Union seeks stoppage of N309b bond to power firms
Workers under the aegis of Senior Staff Association of Electricity and Allied Companies (SSAEAC) have urged the Federal Government to shelve its plans to issue a N309 billion bond to finance the power sector.
The President of the union, Chris Okonkwo, while speaking in Lagos last Friday, asked government to assess the performance of the power firms in the past three years in view of the terms of conditions of the privatisation that the companies had breached.
He warned that the power generation in the country might not be viable in the future if government continued to give the power firms handouts.
According to Okonkwo, the anticipated efficiency in service delivery from private power firms by Nigerians has been met with deceptions and failed promises.
One of such failed promises, according to SSAEAC president, is the provision of prepaid meters to electricity consumers within 18 months which the firms failed to supply, giving high exchange rate as an excuse.
Okonkwo added that the power distribution companies had displayed inefficiency in revenue collection with 30 per cent collection rate as against 60 per cent the sector recorded before the privatisation.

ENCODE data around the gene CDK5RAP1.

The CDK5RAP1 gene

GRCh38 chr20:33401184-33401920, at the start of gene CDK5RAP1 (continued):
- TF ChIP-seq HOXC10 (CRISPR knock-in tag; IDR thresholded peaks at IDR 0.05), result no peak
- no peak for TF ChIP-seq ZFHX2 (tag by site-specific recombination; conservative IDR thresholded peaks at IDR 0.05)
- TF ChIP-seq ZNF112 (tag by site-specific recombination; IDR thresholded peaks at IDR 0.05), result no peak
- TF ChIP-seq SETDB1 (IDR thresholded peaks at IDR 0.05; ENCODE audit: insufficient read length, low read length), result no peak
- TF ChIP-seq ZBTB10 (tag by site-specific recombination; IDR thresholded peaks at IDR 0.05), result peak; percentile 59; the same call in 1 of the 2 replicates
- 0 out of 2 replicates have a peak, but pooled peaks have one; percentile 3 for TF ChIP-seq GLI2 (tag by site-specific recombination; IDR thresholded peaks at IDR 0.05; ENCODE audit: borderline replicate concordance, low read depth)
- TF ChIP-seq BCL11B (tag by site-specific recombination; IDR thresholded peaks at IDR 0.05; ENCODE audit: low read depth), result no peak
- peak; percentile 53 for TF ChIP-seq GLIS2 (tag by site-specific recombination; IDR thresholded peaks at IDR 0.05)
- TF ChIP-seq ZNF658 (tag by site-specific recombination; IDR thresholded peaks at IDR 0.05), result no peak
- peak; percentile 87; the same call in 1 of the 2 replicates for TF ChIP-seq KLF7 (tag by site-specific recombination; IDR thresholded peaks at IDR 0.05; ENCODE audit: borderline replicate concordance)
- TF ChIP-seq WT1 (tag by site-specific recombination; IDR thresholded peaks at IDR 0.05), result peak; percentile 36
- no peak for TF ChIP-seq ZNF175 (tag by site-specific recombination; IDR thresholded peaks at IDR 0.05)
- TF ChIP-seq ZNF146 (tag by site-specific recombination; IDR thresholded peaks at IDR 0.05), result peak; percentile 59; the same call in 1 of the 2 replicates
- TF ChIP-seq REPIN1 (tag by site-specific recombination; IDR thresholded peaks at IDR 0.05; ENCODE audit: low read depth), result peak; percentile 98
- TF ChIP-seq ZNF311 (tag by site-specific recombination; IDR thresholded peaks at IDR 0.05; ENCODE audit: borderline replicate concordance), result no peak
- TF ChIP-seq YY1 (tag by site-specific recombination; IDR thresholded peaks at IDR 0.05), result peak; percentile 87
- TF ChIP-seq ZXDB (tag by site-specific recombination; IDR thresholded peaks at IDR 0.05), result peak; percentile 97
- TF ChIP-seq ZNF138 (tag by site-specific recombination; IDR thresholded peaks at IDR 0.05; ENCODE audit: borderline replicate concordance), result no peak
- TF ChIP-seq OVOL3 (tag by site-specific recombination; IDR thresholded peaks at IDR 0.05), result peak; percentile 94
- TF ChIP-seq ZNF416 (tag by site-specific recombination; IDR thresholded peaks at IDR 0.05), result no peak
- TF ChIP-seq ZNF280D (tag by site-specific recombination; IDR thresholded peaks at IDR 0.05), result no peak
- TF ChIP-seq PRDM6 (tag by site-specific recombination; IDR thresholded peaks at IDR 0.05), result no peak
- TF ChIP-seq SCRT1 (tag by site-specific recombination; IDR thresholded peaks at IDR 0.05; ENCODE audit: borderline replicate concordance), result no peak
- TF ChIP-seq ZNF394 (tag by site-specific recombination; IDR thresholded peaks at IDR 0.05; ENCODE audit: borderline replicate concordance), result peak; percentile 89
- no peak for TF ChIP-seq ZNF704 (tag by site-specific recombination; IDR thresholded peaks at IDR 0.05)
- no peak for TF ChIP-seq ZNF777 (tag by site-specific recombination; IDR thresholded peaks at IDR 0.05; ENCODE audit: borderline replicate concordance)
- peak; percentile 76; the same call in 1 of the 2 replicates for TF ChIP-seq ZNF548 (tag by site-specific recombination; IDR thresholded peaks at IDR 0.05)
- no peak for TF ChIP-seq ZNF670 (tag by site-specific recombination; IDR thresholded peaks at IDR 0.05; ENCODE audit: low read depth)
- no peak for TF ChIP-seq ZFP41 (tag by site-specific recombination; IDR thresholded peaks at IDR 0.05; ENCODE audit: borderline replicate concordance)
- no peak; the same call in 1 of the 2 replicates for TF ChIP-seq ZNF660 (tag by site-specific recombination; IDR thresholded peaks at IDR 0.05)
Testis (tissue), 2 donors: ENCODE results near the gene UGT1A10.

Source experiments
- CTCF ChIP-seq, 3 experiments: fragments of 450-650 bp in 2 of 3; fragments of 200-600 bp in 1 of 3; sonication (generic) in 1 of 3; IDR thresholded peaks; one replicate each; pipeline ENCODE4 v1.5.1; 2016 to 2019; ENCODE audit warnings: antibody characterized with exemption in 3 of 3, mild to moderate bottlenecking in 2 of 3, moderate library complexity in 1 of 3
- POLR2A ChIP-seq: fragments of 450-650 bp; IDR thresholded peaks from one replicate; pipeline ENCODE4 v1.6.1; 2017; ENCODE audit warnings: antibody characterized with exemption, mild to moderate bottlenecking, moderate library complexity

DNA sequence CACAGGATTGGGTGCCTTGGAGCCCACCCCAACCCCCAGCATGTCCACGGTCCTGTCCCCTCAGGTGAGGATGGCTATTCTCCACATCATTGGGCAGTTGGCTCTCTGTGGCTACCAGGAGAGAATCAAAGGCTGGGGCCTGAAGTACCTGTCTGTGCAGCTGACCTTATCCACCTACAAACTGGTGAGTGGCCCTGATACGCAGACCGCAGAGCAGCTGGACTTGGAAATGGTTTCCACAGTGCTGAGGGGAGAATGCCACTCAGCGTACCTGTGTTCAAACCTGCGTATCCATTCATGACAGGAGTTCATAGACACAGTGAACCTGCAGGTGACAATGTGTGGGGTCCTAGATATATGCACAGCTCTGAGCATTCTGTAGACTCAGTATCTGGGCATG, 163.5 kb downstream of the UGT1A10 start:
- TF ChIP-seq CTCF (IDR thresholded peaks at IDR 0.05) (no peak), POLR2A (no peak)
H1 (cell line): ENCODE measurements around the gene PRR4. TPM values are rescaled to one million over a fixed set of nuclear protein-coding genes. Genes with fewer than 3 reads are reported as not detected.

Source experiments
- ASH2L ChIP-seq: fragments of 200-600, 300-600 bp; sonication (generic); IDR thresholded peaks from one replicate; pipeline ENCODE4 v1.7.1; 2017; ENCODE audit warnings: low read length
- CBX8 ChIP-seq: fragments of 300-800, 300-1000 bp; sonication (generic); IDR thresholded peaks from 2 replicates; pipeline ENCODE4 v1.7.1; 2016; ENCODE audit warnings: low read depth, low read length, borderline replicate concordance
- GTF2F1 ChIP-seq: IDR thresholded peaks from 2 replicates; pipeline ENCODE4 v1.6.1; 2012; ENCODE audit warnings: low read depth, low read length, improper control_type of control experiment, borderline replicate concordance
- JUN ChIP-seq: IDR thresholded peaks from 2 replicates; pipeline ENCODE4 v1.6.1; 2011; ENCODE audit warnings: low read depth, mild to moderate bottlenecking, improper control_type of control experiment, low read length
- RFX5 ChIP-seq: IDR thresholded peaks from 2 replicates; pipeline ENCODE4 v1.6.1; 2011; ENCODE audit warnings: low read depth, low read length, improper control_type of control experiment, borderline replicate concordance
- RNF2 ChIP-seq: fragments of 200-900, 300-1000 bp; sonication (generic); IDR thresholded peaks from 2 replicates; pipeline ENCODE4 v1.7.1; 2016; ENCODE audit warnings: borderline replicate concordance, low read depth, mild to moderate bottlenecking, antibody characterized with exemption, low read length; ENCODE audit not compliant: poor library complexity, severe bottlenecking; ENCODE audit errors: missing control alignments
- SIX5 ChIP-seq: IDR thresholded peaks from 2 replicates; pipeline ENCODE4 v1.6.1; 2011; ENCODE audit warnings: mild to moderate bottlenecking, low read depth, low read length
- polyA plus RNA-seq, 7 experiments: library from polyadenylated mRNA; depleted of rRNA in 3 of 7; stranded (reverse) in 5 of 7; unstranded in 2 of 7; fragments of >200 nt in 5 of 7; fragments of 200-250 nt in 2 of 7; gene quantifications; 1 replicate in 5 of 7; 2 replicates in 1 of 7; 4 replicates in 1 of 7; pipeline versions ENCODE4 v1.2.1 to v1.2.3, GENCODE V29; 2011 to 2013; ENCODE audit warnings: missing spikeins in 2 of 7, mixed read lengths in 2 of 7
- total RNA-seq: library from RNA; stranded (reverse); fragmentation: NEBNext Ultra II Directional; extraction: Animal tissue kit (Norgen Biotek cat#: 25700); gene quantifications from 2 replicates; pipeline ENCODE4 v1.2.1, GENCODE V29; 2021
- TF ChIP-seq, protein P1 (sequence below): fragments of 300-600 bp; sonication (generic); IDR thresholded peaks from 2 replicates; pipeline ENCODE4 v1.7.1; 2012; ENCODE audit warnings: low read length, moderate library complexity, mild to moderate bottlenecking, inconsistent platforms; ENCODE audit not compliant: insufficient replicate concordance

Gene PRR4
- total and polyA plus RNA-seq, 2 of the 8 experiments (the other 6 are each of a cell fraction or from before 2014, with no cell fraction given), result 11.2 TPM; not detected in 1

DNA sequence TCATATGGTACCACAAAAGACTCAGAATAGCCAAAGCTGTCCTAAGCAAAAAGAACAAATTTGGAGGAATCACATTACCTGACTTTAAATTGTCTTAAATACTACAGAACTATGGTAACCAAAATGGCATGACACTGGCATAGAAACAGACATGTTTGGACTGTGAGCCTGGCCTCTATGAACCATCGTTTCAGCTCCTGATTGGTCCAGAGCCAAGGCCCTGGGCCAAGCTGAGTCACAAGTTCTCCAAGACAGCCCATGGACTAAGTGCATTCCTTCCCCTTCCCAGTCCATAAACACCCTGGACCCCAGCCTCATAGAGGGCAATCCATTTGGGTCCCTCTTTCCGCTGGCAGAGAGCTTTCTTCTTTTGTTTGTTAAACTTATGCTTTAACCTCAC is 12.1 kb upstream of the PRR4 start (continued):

The President of the union said the financial and technical inefficiencies of the power firms were evident in shortfall of funds they report despite enjoying series of intervention from government.
According to Okonkwo, the Federal Government through the Central Bank of Nigeria prepared a bail-out of N2013 billion, through the Nigeria Electricity Sector Intervention fund in March 2016 but the shortfall had continued to escalate.
After the assessment, he urged government to revoke the licences of firms which showed underperformance.
He said: “It is time for the government to call them to account. They have failed woefully in the area of revenue collection. If the Gencos cannot plough back the money used in generating power, then power generation cannot be sustained.”
On his part, the General Secretary of the union, Umar Dubagari, in a letter to the House of Representatives on the N309 billion bond, called for the formulation for a proper policy to achieve quality and functional electricity generation in the country.
He said: “Issuance of bonds in this circumstance would amount to not only spoon-feeding the operators in their inefficiency, but also at a great cost to Nigerians as the risk of default would cause the crystallisation of the Federal Government Sovereign Guarantee and lead to national energy crisis in the future.”
“Distribution companies which collected revenue failed to remit in full to other market participants without any disciplinary measure by the Nigerian Electricity Regulatory Commission to block the leakage. However, the NERC is not dong much. It sought for bailout from the federal government, year-in year-out in favour of GENCOs and DISCOs and more or less acted as their advocate.”